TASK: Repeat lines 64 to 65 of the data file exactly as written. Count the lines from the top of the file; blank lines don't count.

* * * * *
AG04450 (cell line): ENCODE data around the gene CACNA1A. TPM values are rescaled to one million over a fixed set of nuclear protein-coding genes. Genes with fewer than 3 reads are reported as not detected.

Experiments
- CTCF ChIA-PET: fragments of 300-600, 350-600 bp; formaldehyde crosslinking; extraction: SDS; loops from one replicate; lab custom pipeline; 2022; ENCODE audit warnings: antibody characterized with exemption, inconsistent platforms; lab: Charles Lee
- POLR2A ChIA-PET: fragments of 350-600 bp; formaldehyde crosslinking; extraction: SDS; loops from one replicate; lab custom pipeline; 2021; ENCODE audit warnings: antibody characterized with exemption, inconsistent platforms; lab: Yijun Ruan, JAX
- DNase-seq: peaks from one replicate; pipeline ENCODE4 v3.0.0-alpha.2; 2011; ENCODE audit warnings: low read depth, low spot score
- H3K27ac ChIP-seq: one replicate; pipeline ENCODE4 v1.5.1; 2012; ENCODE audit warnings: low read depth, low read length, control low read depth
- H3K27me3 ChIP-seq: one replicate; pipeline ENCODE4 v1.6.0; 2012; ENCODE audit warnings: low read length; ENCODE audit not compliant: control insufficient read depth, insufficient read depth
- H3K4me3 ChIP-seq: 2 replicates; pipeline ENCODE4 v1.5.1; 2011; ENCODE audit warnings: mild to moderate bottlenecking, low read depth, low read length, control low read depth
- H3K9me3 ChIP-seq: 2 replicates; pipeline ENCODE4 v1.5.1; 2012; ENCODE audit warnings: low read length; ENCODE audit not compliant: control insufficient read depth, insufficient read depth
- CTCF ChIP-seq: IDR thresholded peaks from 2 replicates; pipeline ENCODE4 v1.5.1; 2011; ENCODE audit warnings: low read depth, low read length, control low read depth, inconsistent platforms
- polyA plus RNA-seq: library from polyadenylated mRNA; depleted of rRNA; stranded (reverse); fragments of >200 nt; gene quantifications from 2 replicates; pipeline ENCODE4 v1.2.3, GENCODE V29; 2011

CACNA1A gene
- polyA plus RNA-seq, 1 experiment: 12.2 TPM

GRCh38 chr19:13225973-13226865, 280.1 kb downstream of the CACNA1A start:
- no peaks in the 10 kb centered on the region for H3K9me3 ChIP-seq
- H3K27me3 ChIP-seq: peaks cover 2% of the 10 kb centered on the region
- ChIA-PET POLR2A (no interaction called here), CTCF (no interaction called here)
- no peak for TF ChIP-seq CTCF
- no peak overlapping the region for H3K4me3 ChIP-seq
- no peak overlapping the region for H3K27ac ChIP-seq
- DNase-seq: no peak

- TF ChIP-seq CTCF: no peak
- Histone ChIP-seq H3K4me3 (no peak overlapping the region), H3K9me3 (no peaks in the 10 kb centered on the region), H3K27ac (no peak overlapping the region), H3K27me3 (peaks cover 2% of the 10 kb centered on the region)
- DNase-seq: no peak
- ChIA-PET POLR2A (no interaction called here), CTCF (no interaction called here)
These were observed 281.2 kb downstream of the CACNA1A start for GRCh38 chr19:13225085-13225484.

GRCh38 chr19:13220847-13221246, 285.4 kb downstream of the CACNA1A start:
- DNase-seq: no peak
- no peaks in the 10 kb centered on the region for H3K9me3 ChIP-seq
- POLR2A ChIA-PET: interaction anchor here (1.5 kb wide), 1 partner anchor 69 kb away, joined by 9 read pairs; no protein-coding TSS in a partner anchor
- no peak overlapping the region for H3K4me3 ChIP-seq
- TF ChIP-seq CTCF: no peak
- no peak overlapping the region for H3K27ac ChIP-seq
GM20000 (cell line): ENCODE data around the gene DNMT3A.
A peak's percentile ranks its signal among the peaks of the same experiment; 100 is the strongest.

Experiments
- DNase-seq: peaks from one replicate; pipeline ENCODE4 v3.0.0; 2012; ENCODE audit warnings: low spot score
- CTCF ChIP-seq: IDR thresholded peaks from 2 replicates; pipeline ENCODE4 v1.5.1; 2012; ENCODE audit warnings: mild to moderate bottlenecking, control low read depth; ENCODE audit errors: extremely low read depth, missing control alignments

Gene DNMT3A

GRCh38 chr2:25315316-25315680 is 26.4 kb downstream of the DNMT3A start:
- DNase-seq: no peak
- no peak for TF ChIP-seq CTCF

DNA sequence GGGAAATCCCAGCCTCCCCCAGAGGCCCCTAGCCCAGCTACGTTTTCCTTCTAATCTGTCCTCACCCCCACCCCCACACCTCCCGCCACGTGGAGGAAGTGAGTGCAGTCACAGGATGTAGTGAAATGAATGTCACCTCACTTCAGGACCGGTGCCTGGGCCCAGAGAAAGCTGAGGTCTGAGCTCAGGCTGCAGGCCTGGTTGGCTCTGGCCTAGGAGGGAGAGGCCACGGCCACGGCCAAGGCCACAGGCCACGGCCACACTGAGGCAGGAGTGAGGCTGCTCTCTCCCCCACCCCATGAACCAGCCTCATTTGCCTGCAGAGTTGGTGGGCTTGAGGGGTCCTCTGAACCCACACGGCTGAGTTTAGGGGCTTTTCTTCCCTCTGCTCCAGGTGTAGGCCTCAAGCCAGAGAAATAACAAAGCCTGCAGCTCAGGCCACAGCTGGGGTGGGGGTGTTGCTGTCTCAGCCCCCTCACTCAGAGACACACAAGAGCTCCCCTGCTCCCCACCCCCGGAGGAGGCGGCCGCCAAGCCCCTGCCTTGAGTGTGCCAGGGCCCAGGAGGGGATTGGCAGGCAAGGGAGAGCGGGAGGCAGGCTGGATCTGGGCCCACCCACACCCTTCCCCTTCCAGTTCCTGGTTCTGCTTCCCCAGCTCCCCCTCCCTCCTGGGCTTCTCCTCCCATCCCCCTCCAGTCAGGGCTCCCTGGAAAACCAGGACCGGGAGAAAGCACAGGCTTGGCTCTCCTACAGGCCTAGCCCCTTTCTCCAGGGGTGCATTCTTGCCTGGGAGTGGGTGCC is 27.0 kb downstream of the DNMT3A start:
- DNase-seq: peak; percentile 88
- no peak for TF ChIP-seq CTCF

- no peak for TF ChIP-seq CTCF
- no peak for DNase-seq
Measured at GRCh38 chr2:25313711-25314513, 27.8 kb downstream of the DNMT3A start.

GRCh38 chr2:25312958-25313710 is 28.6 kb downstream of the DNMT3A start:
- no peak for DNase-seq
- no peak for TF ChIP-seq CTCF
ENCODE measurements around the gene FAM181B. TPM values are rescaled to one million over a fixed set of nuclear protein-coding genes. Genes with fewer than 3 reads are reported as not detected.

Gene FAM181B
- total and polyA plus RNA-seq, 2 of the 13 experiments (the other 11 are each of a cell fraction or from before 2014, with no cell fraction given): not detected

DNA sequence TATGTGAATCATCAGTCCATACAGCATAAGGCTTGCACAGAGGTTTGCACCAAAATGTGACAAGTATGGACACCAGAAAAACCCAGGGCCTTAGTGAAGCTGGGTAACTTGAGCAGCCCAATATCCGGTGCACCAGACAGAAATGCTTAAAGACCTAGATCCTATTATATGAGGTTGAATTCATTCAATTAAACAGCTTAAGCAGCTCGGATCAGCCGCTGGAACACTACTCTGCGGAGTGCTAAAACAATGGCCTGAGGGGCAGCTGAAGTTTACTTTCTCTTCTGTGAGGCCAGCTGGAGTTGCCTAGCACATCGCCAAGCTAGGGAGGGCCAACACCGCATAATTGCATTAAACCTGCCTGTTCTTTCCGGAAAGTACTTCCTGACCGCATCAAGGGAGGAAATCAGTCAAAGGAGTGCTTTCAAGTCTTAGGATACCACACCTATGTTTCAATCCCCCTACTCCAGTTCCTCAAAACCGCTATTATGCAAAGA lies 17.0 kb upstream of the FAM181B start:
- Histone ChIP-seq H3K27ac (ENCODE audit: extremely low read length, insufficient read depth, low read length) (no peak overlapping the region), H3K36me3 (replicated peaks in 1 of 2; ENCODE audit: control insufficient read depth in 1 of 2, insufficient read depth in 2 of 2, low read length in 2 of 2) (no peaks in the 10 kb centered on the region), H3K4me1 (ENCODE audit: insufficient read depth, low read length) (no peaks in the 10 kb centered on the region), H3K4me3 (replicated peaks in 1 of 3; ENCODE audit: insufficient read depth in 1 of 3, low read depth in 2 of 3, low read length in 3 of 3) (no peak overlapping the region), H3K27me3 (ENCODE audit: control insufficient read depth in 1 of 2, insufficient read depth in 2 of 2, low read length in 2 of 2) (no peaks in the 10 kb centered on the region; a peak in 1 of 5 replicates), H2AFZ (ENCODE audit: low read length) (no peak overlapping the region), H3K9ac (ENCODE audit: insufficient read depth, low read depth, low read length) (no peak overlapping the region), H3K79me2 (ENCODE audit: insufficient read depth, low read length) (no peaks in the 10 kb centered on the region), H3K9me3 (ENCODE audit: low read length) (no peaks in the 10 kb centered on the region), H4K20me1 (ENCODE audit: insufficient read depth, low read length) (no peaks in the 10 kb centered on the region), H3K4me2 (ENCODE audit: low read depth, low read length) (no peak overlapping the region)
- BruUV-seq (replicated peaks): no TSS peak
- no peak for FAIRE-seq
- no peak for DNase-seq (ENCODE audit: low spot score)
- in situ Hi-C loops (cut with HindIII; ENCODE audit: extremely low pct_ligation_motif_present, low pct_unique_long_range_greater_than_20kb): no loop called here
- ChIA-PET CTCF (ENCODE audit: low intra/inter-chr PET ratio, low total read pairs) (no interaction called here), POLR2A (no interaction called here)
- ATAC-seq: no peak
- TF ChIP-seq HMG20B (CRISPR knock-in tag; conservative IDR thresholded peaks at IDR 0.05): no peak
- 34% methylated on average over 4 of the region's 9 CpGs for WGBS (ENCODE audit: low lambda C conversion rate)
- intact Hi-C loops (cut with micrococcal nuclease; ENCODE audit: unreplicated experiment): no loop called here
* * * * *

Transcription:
- 34% methylated on average over 4 of the region's 9 CpGs for WGBS (ENCODE audit: low lambda C conversion rate)
- intact Hi-C loops (cut with micrococcal nuclease; ENCODE audit: unreplicated experiment): no loop called here